- situations where they identified that a possible conflict might exist, but decided that no conflict existed and they proceeded to provide services.
Where a veterinarian is asked for an opinion, or to issue a certificate in an area where the veterinarian has a conflict of interest, then it is advisable to notify the conflict and withdraw. However, if the requester still wishes the veterinarian to provide an opinion or issue a certificate then the veterinarian should declare the conflict as part of the opinion or certificate so that the reader of the certificate or opinion is aware of any associated interest that the veterinarian may have.
Flowchart for managing conflicts of interest
Veterinarians must not seek or accept inducements that can be shown to influence their treatment or sales decisions.
Understanding section 4
Veterinarians must immediately notify MPI when they suspect the presence of any organism (disease, parasite etc.) not usually seen in New Zealand, and any notifiable organism and then comply with the instructions of MPI.
Understanding section 5
Veterinarians called as either a witness or an expert witness in a court or tribunal must give their evidence honestly and accurately. When presenting expert evidence, veterinarians must do so impartially and within their areas of expertise.
Understanding section 6
Veterinarians officiating in a professional capacity at animal based events such as races, shows or competitions must:
- declare any conflict of interest relevant to their official duties to the appropriate authority at the earliest opportunity
- behave in accordance with the principles and rules of the competition and those of its organisers
- use their professional judgement to prevent any situation which is likely to compromise an animal's welfare
- avoid any act which unfairly influences any animal's performance.
Understanding section 7
When treating or prescribing for any animal before a race, show or event, veterinarians must ensure that the relevant rules of the Racing, or Harness Racing Conferences, Greyhound Association or similar bodies are followed.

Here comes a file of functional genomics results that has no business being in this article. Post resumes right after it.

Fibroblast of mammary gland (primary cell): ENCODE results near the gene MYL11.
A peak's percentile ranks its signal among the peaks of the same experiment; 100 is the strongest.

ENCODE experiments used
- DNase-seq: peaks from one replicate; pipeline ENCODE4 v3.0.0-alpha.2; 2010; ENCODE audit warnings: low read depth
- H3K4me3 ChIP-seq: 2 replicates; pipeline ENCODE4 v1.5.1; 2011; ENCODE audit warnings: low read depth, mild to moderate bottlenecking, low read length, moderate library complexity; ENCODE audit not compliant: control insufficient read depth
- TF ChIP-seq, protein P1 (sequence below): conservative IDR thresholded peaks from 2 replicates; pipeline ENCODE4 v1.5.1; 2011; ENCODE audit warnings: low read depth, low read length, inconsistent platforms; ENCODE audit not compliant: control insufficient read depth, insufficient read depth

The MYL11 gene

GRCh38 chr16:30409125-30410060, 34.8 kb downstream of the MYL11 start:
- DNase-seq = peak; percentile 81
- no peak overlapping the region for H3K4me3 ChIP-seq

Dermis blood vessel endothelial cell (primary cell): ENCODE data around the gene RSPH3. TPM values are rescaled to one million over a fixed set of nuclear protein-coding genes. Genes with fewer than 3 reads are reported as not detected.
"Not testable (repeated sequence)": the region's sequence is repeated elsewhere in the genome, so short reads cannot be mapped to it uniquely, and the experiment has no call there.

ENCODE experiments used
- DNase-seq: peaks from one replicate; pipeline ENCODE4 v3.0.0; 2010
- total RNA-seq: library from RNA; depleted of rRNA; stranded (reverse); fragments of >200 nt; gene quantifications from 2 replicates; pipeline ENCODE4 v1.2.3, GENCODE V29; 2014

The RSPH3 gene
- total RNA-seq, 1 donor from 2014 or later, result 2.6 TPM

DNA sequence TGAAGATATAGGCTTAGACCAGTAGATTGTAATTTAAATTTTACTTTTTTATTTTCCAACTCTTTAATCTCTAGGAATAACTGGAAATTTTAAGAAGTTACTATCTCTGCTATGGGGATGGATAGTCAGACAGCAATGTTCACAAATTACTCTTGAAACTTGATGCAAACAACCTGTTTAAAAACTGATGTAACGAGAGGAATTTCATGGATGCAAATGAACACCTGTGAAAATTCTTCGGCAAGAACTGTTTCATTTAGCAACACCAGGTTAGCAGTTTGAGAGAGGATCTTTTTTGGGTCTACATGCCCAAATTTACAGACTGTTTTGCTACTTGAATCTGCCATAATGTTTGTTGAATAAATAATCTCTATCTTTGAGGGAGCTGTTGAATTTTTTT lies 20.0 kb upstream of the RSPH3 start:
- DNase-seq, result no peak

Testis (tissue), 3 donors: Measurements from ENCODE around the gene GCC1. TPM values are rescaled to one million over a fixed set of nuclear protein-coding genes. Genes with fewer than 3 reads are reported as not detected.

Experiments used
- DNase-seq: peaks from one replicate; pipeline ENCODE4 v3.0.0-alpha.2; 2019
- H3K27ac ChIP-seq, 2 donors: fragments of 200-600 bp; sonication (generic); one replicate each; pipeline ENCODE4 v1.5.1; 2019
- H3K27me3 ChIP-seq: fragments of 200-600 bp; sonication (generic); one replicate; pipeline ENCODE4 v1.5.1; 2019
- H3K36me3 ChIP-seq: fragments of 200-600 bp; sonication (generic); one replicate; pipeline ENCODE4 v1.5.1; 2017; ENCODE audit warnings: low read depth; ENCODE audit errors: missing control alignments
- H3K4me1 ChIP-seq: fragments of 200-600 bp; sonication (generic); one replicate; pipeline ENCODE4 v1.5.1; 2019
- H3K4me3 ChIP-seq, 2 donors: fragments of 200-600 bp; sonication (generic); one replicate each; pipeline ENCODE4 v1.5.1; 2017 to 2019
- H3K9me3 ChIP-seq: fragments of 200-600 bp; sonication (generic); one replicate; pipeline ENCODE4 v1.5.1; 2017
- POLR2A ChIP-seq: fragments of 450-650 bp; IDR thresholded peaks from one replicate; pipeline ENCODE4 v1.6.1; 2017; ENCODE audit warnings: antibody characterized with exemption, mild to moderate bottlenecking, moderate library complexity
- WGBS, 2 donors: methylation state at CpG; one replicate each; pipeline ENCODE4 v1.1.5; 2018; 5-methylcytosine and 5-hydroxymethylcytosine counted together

Understanding section 8
When promoting services and products:
- veterinarians must act fairly representing their capability and competence accurately
- veterinarians must not exaggerate any claim or comparison of the service or product over another or overstate their skills and knowledge by using misleading descriptors.
Understanding section 9
Veterinarians must use their professional judgement in deciding whether to notify VCNZ where they have reason to believe that the health, conduct or competence of a colleague is adversely affecting patient care or undermining the public’s trust in the profession.
Understanding section 10
Veterinarians must, at the time of completing their annual practising certificate application, declare if they have:
- any health conditions
- been charged with or found guilty of a criminal offence
- been suspended or dismissed on conduct or competence grounds
- resigned for reasons relating to competence or conduct
- been subject to an adverse finding by an overseas veterinary regulatory body.
Veterinarians must also consider notifying VCNZ of any of the above issues at the time they arise rather than delaying until the annual practising certificate round.
Understanding section 11
Veterinarians must respond to complaints in a timely, honest and constructive manner.
Understanding section 12